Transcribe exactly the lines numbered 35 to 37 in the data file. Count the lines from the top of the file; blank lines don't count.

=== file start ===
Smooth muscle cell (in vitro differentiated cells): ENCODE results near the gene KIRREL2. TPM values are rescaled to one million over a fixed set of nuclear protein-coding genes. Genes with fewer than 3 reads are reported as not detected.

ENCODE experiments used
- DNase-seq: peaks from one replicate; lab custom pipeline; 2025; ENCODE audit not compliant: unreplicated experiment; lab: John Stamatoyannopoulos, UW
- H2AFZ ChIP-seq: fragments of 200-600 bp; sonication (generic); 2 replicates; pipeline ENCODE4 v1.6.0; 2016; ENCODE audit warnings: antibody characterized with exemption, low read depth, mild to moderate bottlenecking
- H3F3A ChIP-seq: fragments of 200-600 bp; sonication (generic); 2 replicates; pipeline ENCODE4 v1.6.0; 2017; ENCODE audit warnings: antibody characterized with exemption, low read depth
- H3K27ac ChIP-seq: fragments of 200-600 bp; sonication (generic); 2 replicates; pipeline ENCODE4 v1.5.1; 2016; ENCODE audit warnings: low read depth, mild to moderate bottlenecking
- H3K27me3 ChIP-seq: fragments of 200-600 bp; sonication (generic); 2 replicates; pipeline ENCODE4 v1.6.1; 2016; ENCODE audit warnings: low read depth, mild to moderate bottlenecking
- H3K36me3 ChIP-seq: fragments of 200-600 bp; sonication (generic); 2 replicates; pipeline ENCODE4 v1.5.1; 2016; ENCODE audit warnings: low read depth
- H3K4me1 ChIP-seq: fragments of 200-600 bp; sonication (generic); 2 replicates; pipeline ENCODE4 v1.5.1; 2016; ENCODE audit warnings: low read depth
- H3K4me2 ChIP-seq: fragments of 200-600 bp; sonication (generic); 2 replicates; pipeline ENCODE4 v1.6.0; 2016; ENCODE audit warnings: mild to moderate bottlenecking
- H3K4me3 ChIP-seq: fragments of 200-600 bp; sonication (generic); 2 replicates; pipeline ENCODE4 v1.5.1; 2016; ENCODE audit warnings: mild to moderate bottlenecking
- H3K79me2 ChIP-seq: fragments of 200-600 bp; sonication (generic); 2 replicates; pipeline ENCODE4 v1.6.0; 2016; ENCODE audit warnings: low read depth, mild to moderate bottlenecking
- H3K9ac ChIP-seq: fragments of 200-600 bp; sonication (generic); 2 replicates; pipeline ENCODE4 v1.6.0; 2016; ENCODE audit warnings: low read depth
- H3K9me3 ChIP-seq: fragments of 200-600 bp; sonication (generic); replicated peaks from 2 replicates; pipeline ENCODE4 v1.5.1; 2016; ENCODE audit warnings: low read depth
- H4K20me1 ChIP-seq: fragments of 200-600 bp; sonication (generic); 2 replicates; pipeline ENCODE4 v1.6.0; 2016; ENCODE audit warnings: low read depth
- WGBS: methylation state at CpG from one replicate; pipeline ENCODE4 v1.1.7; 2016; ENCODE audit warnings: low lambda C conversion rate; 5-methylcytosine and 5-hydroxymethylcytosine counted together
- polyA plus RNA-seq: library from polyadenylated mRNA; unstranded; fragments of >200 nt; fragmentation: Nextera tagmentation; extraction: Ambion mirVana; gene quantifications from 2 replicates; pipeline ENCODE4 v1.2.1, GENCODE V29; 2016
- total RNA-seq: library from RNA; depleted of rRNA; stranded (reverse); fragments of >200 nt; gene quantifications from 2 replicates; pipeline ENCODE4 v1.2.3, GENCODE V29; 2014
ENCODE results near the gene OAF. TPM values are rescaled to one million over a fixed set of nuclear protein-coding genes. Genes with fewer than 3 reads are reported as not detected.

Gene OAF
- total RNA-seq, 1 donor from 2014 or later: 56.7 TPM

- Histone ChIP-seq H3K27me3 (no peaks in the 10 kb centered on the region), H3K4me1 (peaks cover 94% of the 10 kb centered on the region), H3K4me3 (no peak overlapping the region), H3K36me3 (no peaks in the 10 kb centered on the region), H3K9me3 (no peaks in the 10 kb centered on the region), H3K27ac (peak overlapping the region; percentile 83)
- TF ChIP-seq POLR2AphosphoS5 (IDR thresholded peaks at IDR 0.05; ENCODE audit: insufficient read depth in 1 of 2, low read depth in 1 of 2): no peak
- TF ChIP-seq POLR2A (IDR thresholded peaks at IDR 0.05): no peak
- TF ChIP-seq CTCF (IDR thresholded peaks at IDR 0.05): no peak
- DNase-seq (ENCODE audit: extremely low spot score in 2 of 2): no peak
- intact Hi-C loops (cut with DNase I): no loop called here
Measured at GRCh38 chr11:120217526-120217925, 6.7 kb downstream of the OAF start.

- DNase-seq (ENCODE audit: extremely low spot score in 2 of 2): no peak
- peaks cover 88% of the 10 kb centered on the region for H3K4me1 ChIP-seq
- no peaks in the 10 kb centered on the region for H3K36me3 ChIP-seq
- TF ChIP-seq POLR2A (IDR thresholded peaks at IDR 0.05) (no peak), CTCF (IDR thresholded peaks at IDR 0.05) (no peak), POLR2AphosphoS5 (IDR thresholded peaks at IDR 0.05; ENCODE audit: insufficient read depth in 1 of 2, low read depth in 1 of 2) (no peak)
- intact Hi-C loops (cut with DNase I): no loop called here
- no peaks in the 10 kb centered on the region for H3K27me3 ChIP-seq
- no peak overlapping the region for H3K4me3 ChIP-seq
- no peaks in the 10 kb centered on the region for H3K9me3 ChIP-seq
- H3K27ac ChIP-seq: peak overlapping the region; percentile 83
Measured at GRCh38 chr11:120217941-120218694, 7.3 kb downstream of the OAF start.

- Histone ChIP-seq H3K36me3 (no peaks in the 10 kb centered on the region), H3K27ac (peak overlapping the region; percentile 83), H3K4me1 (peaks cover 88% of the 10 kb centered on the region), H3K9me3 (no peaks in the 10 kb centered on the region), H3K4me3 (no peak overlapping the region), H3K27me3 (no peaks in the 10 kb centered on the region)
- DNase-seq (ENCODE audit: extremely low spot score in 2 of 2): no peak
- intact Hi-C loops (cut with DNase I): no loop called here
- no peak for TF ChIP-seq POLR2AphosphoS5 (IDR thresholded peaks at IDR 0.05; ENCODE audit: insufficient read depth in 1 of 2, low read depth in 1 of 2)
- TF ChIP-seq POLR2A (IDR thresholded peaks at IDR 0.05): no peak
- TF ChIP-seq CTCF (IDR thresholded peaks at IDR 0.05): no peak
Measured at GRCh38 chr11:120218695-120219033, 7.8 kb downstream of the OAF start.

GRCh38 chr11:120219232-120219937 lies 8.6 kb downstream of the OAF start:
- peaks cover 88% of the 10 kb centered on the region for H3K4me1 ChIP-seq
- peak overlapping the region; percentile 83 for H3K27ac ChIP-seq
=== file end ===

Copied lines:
- no peak overlapping the region for H3K4me3 ChIP-seq
- no peaks in the 10 kb centered on the region for H3K9me3 ChIP-seq
- H3K27ac ChIP-seq: peak overlapping the region; percentile 83